Patient of the Week
Australia Zoo Wildlife Hospital cares for thousands of wildlife patients every year, from turtles and birds to koalas. Each week we show you one of the animals that has been admitted.
Ollie the Swamp Wallaby
Monday, 17th July 2017
Age: Juvenile Sex: M Weight: 1.15kg
Found: Olli was found all alone in a field in Narangba, Queensland.
Transported to: Ollie was rescued and transported to the Australia Zoo Wildlife Hospital by Bribie District Wildlife Rescue.
Veterinary Assessment: Dr Amber examined young Ollie and confirmed that he had been suffering from a prolapsed cloaca, as a result of diarrhoea or constipation. The lining of Ollie's bowels was red, swollen and protruding from his body. Sadly, all macropods are susceptible to prolapses, but swamp wallabies, just like Ollie, are particularly prone.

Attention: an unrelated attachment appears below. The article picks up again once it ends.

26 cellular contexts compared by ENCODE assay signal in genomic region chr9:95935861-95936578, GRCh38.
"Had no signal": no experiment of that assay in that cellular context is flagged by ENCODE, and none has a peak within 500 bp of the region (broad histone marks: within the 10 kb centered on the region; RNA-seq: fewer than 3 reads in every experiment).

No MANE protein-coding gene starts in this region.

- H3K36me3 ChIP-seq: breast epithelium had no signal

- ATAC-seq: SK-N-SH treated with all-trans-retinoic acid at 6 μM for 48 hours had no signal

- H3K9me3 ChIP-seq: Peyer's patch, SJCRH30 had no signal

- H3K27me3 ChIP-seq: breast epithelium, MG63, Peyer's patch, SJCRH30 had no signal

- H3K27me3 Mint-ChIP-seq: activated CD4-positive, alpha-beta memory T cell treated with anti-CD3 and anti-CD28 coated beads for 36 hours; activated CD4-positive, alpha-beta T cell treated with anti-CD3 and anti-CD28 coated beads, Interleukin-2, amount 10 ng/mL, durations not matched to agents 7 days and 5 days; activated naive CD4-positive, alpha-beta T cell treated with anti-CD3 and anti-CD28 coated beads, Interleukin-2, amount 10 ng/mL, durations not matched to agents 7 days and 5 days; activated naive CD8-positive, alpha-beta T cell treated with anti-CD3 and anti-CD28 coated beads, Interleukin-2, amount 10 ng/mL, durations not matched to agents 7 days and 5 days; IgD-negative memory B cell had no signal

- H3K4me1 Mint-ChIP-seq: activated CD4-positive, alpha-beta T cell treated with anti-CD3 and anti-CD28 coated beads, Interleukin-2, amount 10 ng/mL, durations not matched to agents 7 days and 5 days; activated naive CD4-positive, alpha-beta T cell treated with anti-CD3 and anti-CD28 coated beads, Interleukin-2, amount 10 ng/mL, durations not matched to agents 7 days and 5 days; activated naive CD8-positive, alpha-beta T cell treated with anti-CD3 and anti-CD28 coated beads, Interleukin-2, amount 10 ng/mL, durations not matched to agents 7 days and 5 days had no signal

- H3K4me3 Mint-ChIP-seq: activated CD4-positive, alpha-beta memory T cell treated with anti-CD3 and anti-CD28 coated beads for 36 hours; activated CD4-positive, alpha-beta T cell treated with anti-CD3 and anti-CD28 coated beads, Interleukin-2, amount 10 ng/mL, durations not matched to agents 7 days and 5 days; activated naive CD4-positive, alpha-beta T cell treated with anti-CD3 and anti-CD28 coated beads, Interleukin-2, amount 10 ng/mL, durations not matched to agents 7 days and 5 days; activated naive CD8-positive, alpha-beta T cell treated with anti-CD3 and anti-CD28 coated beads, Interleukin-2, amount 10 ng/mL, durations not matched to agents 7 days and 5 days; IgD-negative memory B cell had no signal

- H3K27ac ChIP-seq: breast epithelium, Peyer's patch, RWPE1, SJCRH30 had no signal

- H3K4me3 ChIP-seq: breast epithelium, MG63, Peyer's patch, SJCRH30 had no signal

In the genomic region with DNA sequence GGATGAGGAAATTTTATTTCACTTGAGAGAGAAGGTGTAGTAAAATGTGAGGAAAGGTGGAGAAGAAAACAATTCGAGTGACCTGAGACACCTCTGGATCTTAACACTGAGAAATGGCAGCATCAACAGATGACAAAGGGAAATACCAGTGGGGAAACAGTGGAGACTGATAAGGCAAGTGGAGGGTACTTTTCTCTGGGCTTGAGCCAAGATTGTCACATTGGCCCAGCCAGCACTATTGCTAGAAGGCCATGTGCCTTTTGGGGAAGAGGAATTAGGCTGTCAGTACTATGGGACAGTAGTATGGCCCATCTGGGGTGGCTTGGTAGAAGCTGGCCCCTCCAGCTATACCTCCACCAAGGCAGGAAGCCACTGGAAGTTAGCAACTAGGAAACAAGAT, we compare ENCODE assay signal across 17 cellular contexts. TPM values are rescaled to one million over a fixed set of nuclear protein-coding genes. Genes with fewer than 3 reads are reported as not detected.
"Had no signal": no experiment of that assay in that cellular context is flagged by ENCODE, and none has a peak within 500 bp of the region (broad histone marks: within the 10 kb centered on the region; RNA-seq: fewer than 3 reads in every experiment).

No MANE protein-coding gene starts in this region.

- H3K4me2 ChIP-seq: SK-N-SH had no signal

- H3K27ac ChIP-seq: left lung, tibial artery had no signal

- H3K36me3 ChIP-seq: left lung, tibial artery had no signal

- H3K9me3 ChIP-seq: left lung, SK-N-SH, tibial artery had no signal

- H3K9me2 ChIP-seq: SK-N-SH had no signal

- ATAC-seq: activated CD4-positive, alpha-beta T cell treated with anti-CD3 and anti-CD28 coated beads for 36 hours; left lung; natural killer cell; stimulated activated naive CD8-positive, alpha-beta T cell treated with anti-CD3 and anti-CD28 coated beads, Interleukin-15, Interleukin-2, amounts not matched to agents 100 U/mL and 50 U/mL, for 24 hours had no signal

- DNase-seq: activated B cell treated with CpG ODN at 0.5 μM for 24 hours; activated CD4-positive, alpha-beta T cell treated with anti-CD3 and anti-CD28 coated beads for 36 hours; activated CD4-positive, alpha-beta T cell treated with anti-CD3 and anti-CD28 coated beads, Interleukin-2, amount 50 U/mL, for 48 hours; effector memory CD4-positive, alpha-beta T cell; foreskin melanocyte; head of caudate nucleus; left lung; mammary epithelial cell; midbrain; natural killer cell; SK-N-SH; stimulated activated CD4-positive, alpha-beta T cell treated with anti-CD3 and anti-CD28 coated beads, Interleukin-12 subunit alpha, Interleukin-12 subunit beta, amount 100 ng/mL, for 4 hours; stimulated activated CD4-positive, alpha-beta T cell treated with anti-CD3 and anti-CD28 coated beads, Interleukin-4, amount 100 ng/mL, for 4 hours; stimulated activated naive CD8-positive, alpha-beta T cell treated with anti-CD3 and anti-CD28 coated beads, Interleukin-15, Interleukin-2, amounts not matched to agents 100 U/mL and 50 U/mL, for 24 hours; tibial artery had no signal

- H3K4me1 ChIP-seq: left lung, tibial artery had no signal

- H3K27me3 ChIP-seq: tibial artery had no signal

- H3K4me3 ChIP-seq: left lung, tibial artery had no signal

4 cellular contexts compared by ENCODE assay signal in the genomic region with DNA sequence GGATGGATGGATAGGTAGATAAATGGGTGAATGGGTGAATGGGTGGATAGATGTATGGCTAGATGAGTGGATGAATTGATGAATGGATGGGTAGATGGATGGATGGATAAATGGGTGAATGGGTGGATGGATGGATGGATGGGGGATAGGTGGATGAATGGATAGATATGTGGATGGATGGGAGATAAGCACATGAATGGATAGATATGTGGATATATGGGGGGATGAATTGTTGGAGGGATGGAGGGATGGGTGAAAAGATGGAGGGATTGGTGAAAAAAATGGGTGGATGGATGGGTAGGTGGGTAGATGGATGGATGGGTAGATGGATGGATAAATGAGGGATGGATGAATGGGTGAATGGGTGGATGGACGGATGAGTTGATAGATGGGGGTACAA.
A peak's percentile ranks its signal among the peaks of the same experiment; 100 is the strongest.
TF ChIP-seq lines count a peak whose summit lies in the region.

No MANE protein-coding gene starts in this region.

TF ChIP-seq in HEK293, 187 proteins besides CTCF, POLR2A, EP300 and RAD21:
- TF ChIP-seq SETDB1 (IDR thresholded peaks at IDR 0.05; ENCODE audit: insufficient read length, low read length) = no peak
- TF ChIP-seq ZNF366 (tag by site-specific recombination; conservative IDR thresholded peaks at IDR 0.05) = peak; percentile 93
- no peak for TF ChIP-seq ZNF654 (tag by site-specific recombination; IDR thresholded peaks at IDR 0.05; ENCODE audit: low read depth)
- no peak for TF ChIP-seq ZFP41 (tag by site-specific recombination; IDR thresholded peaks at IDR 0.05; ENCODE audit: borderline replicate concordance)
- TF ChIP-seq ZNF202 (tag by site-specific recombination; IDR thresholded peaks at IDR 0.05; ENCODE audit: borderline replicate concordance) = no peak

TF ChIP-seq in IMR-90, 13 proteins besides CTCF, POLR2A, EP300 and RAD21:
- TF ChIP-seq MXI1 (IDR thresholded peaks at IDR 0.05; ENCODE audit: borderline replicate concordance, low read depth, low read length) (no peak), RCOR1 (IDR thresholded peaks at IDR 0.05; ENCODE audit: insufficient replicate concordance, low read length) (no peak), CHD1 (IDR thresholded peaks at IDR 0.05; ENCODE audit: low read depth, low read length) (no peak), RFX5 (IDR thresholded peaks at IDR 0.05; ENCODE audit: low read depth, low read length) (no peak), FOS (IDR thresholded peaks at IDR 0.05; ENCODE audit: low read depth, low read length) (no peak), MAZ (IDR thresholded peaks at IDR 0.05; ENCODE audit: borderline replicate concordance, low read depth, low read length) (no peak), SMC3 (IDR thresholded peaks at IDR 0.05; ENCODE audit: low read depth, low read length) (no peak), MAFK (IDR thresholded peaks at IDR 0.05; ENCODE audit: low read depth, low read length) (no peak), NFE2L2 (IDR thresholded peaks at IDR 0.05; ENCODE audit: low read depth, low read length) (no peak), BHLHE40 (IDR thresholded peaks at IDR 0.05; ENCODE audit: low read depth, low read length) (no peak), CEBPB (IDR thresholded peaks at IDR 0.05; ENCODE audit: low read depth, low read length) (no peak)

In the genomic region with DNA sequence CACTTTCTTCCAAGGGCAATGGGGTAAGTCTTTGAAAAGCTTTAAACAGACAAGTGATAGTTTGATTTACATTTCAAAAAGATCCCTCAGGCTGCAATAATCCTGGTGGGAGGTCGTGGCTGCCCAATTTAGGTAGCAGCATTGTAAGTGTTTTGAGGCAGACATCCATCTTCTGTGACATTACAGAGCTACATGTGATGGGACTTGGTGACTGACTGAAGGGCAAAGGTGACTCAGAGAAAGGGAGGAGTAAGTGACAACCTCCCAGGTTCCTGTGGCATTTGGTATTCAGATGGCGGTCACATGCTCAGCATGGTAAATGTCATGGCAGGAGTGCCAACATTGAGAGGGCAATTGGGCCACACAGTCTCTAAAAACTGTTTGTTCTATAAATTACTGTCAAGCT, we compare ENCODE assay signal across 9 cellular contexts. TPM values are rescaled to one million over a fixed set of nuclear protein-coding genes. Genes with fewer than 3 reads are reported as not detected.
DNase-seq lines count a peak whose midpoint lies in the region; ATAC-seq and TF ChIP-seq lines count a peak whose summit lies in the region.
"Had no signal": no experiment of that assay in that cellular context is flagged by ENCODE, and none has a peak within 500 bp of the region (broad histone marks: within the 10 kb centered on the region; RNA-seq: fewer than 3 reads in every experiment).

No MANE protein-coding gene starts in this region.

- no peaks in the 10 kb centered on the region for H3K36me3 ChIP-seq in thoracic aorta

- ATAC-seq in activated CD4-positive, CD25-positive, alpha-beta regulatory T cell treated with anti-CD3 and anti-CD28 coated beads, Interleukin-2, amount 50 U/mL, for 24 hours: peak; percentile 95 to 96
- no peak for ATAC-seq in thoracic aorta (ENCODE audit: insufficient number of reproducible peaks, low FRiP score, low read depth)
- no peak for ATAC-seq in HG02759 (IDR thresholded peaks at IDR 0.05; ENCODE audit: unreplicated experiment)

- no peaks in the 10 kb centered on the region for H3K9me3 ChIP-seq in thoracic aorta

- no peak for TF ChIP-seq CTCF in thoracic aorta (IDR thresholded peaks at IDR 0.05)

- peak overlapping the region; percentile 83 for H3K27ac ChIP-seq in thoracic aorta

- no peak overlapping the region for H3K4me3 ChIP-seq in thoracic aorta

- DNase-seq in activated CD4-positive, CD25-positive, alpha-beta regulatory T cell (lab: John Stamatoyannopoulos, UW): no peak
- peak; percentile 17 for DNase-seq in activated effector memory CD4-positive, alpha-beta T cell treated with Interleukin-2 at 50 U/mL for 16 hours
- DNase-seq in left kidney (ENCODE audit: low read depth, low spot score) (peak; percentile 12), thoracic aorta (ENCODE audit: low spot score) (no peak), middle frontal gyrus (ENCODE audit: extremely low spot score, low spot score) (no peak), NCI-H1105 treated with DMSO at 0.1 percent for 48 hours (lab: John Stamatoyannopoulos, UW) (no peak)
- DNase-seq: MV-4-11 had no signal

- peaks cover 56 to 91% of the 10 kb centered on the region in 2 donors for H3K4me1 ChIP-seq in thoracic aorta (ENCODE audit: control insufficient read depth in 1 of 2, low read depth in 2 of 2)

Treatment: Under general anaesthetic, Dr Amber was able to reduce the prolapse by coating it with sugar to absorb the excess fluids. Almost 45 minutes later, the redness and swelling had reduced. Dr Amber administered anti-inflammatory pain relief to aid Ollie's recovery and transferred him to the nursery, for close observation overnight.
Future: The following day, Ollie was placed with a specialised wildlife carer to continue his rehabilitation. Once Ollie is fully grown he will be able to return to the wild.
AZWH Fact: Despite its name, swamp wallabies are not restricted to swamps. These small macropods can be found in gullies, mangroves and even open forest, as long as the habitat contains patches of dense cover for the animal to hide beneath.